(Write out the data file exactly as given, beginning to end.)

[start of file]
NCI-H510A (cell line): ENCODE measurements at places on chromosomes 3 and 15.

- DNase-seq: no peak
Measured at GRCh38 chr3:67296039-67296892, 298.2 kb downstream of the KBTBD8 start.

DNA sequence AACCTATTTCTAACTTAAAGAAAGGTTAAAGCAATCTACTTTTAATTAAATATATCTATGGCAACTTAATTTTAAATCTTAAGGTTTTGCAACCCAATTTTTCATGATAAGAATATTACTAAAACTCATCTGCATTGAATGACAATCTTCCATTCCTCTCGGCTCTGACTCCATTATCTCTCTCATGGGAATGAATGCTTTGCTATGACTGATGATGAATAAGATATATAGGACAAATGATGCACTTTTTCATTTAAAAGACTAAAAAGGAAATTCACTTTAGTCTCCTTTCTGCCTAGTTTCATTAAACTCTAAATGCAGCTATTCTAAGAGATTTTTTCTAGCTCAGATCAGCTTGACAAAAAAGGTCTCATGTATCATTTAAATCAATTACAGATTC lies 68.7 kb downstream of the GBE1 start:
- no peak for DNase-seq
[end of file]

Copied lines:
NCI-H510A (cell line): ENCODE measurements at places on chromosomes 3 and 15.

- DNase-seq: no peak
Measured at GRCh38 chr3:67296039-67296892, 298.2 kb downstream of the KBTBD8 start.

DNA sequence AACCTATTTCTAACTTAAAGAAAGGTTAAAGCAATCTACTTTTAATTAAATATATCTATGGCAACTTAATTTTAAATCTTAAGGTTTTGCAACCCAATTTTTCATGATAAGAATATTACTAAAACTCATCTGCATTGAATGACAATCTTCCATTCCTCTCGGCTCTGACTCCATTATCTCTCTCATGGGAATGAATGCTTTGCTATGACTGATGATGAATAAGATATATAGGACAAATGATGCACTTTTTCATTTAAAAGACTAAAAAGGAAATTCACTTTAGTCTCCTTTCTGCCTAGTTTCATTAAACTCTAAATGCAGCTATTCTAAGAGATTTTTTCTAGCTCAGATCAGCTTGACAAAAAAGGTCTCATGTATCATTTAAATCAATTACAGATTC lies 68.7 kb downstream of the GBE1 start:
- no peak for DNase-seq